“Our research approach is special because the disease takes a very similar course in mice as melanoma does in humans,” Viktor Umansky said explaining the medical relevance of his findings. “Therefore, it is very well possible that sildenafil can also inhibit the immunosuppressive effects of inflammation and thus improve antitumor immunity in people with melanoma. In this way, the drug may contribute to achieving better treatment results in malignant melanoma.”

A picture for this press release is available on the Internet at:
http://www.dkfz.de/de/presse/pressemitteilungen/2011/images/MDSC.jpg

Source: Dr. Alexandra Sevko, German Cancer Research Center

Picture legend: MDSC (myeloid-derived suppressor cells) suppress the tumor-specific immune response

Christiane Meyer, Alexandra Sevko, Marcel Ramacher, Alexandr V. Bazhin, Christine S. Falk, Wolfram Osen, Ivan Borrello, Masashi Kato, Dirk Schadendorf, Michal Baniyash and Viktor Umansky: Chronic inflammation promotes myeloid-derived suppressor cell activation blocking antitumor immunity in transgenic mouse melanoma model. Proceedings of the National Academy of Science (PNAS) USA, 2011; DOI: 10.1073/pnas.1108121108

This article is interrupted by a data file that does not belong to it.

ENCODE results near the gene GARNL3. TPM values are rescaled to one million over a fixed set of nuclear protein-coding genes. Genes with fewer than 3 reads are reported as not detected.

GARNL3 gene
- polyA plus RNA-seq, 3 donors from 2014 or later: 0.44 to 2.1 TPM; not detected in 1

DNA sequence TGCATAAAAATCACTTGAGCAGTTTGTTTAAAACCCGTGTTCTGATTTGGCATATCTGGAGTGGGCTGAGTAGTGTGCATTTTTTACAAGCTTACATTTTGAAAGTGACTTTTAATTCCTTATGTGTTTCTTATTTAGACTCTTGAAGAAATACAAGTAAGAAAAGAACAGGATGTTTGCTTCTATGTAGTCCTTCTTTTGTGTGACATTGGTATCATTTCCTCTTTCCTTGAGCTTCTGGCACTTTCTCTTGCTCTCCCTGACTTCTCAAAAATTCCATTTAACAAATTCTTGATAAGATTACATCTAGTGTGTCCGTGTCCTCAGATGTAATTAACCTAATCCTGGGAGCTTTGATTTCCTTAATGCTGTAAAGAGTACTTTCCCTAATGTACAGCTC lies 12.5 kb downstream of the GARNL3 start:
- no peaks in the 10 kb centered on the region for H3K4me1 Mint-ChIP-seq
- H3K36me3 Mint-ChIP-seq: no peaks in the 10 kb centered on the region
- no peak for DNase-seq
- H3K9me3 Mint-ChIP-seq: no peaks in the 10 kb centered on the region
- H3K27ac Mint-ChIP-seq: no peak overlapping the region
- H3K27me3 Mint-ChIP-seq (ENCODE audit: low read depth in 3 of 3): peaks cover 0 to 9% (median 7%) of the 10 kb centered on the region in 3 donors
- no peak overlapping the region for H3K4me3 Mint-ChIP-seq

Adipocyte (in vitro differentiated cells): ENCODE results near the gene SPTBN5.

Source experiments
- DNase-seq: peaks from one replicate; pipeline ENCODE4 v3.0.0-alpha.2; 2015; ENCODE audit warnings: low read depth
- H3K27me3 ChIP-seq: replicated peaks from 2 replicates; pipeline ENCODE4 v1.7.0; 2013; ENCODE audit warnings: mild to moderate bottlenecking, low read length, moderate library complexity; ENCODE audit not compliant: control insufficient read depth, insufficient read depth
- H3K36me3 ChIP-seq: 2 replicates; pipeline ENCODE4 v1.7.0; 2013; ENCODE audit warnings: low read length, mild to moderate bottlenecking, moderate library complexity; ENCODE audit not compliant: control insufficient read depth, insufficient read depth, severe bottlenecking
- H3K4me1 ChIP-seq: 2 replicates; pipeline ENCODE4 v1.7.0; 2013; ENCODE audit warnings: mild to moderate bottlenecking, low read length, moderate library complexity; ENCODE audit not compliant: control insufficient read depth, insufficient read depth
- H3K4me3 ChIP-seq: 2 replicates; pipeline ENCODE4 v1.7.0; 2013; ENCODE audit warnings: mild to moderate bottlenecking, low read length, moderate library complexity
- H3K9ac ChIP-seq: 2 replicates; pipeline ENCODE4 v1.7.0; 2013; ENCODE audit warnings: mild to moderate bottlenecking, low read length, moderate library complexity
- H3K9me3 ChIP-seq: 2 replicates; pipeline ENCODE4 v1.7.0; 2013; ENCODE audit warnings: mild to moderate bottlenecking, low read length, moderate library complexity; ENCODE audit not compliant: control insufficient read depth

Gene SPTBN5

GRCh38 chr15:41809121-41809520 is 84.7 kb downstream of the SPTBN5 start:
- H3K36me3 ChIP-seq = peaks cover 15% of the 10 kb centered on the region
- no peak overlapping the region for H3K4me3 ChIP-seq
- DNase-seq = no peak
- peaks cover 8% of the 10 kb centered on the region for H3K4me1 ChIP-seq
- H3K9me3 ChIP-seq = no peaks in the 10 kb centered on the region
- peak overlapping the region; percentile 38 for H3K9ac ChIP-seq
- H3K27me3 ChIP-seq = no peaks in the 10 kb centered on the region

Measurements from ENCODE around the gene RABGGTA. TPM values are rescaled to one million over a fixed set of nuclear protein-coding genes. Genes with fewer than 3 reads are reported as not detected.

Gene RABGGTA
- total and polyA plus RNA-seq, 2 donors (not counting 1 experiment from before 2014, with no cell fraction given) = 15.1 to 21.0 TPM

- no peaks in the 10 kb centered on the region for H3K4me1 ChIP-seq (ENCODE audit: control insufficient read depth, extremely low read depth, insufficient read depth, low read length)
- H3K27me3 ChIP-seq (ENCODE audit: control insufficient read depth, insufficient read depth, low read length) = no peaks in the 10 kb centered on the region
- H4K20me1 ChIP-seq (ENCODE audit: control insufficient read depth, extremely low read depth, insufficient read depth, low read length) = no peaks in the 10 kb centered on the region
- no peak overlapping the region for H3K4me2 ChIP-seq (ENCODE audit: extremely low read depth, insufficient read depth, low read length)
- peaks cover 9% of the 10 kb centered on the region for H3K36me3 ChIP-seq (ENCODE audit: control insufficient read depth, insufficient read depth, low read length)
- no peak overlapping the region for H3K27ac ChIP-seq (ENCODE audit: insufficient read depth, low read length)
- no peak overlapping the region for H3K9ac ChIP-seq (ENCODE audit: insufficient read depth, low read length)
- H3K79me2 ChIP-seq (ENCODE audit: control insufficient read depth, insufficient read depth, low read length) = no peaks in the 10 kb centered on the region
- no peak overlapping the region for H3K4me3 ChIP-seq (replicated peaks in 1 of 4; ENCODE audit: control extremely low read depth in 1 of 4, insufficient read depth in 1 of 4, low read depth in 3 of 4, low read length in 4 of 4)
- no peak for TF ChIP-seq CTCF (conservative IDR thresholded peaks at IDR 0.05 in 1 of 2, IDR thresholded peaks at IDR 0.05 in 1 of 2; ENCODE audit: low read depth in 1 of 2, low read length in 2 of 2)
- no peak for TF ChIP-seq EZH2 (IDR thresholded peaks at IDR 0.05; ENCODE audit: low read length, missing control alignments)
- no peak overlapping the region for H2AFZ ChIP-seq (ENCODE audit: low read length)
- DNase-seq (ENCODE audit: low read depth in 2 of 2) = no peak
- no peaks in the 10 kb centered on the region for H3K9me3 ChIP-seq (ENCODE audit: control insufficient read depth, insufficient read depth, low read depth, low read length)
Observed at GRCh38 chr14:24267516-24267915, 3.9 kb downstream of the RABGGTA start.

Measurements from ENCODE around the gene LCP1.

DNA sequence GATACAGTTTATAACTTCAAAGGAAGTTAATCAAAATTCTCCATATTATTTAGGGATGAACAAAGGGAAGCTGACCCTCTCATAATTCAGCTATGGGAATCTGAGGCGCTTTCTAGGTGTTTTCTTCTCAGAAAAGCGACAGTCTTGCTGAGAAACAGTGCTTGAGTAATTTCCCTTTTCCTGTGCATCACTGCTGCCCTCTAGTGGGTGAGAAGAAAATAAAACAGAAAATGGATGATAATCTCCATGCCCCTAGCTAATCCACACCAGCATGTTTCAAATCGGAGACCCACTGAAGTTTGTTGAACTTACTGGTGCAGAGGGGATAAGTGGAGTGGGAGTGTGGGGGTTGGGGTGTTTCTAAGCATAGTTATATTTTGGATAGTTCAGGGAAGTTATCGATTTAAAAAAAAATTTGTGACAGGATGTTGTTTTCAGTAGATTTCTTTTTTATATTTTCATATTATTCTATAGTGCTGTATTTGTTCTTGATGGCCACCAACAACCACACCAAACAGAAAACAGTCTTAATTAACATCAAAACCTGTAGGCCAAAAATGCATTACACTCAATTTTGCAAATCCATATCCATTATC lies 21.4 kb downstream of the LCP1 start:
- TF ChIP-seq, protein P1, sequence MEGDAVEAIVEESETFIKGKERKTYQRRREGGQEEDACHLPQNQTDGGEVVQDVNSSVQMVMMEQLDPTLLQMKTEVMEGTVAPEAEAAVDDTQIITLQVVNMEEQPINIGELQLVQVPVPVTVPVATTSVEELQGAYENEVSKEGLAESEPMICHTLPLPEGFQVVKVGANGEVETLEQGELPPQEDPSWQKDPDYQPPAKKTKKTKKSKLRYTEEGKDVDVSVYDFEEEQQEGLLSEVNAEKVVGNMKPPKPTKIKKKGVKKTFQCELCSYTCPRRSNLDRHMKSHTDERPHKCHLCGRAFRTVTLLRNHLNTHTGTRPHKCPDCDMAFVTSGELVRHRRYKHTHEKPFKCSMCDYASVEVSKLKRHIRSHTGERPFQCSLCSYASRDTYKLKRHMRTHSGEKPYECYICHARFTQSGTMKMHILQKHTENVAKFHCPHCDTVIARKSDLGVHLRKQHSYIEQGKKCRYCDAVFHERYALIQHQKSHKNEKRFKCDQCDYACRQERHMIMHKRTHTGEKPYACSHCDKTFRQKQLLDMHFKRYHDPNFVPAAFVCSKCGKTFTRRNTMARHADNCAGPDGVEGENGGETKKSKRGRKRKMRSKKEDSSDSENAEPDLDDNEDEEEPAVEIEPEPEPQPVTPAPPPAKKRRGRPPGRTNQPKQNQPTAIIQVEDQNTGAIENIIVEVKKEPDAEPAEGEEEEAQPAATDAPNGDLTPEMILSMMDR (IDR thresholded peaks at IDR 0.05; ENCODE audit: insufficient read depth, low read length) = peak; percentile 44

The German Cancer Research Center (Deutsches Krebsforschungszentrum, DKFZ) with its more than 3,000 employees is the largest biomedical research institution in Germany. More than 1,300 scientists at the DKFZ investigate how cancer develops, identify cancer risk factors and search for new strategies to prevent people from developing cancer. They are developing new methods to diagnose tumors more precisely and treat cancer patients more successfully. The DKFZ's Cancer Information Service (KID) provides patients, interested citizens and experts with individual answers to all questions on cancer.

Jointly with partners from the university hospitals, the DKFZ operates the National Center for Tumor Diseases (NCT) in Heidelberg and Dresden, and the Hopp Children's Tumour Center KiTZ in Heidelberg. In the German Consortium for Translational Cancer Research (DKTK), one of the six German Centers for Health Research, the DKFZ maintains translational centers at seven university partner locations. NCT and DKTK sites combine excellent university medicine with the high-profile research of the DKFZ. They contribute to the endeavor of transferring promising approaches from cancer research to the clinic and thus improving the chances of cancer patients.

The DKFZ is 90 percent financed by the Federal Ministry of Education and Research and 10 percent by the state of Baden-Württemberg. The DKFZ is a member of the Helmholtz Association of German Research Centers.